Author Topic: Your own personal mysteries.  (Read 311926 times)

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DangerMouth

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Re: Your own personal mysteries.
« Reply #210 on: May 19, 2010, 10:43:36 PM »
It's also random because it's invariably traced through the male line, which considering the way our DNA gets passed down, really makes no sense to me. Yet the woman were the ones to change their names, so you'll never know if your marrying someone with your own DNA unless your family keeps really good records. (not that it matters in terms of double recessives, etc., I think after second cousins the risk is considered to be about the same as random, but still.. ) I just think this is really intersesting, but I seem to be alone in this.

I'm sorry to geek out on you here but what exactly do you mean by this?  Are you talking about mitochondrial DNA?

Yes, it was my understanding that mtDNA is passed intact from mother to child, so tracing back through the maternal line is entirely possible, daughter to mother and so on. Of course, we don't have DNA records from populations hundreds of years ago, so possible != at all likely, though studies have been done where they've taken the DNA of entire isolated towns.

I'm not a science geek (you really don't want to know what a 'science' class is like in an art school :P), you probably know more about this than I do.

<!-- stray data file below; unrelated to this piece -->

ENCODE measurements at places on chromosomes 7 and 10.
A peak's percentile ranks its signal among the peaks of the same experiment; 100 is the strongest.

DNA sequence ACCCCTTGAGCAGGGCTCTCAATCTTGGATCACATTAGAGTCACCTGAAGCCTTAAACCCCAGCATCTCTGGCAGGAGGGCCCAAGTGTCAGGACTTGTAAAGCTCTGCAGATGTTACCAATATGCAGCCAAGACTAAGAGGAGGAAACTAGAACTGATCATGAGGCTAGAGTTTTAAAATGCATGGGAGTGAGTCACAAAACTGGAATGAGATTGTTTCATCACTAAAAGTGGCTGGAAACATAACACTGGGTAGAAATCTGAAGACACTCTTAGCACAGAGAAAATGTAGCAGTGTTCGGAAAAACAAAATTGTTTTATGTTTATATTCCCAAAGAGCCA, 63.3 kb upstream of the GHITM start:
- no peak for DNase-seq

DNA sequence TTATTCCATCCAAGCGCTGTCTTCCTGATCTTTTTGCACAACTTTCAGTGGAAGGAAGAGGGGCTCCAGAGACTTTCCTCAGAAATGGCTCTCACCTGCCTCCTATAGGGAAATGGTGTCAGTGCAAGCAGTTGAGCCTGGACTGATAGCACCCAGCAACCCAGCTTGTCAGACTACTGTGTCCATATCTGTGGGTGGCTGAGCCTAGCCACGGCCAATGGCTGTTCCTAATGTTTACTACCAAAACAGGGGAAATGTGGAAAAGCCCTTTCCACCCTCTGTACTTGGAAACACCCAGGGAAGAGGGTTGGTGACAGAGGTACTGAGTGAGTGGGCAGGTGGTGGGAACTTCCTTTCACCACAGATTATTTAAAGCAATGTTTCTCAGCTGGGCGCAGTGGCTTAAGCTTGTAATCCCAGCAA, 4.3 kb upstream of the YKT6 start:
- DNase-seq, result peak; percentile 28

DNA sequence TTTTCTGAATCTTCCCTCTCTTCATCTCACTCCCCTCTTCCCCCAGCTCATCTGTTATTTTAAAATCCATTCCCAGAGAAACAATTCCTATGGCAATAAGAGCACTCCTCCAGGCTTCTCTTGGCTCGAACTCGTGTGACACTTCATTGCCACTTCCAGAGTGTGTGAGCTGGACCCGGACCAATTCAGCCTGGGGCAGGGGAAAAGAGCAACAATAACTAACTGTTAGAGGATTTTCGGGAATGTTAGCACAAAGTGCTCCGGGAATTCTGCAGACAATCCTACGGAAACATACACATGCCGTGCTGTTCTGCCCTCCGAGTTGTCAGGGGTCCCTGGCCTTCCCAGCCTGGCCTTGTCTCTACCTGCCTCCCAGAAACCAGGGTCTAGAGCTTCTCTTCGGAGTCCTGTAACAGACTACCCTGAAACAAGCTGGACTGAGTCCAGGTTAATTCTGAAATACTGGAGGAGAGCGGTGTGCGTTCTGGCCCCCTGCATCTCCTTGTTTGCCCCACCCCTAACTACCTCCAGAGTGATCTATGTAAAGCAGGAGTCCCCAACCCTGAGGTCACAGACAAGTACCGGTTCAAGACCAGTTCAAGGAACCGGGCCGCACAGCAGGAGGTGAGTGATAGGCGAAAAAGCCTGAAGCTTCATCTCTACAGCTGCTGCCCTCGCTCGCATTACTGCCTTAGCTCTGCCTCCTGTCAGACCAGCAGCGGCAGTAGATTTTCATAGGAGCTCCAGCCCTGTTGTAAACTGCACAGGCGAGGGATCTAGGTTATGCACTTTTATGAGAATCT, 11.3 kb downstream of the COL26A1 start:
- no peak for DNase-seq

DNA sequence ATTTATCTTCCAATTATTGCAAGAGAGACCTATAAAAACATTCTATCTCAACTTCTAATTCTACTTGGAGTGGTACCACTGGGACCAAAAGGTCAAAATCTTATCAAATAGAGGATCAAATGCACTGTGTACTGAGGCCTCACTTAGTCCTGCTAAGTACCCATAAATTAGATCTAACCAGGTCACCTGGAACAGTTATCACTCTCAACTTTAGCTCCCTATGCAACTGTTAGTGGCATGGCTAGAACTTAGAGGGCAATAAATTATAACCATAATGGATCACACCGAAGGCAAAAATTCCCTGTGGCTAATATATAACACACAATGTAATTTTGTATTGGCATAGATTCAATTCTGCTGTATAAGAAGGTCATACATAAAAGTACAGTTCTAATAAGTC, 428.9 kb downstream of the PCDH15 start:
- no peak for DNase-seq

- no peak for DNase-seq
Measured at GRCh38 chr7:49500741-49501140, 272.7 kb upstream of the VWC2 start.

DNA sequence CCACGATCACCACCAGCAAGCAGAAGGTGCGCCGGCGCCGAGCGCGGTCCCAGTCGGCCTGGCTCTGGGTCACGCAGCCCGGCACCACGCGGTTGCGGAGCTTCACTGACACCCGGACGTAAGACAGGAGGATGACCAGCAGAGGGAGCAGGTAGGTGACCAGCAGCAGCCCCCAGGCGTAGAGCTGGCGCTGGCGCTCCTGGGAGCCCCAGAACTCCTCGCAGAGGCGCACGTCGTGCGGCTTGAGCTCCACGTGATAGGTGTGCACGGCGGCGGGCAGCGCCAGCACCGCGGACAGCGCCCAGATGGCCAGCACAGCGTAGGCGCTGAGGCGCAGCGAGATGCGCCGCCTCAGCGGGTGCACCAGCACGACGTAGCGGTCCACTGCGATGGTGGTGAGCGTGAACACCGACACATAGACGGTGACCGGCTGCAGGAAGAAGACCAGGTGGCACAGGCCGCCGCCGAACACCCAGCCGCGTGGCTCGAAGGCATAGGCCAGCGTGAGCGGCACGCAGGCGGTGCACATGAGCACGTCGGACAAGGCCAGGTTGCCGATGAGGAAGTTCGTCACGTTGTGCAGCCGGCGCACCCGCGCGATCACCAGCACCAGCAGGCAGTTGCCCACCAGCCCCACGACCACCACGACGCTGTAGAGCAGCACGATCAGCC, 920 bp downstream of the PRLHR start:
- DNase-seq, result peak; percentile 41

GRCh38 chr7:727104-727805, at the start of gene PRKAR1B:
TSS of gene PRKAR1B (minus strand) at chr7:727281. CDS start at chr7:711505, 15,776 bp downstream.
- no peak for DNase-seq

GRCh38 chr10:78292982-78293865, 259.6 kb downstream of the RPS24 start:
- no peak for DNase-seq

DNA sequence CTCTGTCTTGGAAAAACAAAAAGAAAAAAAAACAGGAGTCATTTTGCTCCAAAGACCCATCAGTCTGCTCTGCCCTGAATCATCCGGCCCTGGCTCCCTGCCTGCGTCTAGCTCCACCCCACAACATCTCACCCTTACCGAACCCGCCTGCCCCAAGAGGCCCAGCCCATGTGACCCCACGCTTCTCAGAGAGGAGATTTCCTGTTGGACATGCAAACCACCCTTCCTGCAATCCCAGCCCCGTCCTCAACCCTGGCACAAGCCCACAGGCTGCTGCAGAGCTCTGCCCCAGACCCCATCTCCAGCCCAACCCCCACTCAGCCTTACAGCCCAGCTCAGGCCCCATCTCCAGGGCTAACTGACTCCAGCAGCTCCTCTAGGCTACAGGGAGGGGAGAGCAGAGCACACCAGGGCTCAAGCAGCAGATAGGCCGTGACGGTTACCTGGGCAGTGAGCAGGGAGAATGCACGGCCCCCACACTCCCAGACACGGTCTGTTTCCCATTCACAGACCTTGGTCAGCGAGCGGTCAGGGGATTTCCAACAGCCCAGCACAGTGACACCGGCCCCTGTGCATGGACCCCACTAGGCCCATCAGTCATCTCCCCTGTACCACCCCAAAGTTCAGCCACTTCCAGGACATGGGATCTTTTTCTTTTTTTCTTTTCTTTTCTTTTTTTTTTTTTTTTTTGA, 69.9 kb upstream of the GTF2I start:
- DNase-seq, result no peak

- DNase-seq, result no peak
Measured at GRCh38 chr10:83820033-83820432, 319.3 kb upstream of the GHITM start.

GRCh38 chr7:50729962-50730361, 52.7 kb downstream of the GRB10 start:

Carnation

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Re: Your own personal mysteries.
« Reply #211 on: May 19, 2010, 10:50:13 PM »
Blue2000 and Shea - the LDS Church maintains a genealogical website at www.familysearch.org that contains all if not most of the LDS genealogy records as well as a great many from Europe, many d@ting to the 17th century. You may be able to find things relating to your families there. We found DH's maternal ancestors in Germany back to 1666.

I just rechecked. That is the one that has my family so messed up. However, we non of them are LDS, if that makes a difference.

I'm not saying your information is wrong at all; just be cautious.


They have our family being descendants of my great, great, great, great grandfather's fourth wife, when in fact, we are descended from his third.


mamakinz

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Re: Your own personal mysteries.
« Reply #212 on: May 19, 2010, 11:10:53 PM »
Where is the power cord for my laptop???  We moved in March 2009 -- when I was packing up the living room, I remember that my laptop was plugged in to the wall -- I'm sure I put the charger in the laptop case with the laptop.  But now it is gone -- I have searched every box in the attic and throughout the house -- no power cord.  It is $95 to buy a new one, which  will have to pay since all my genealogy records are on that laptop.

vorbau

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Re: Your own personal mysteries.
« Reply #213 on: May 19, 2010, 11:16:03 PM »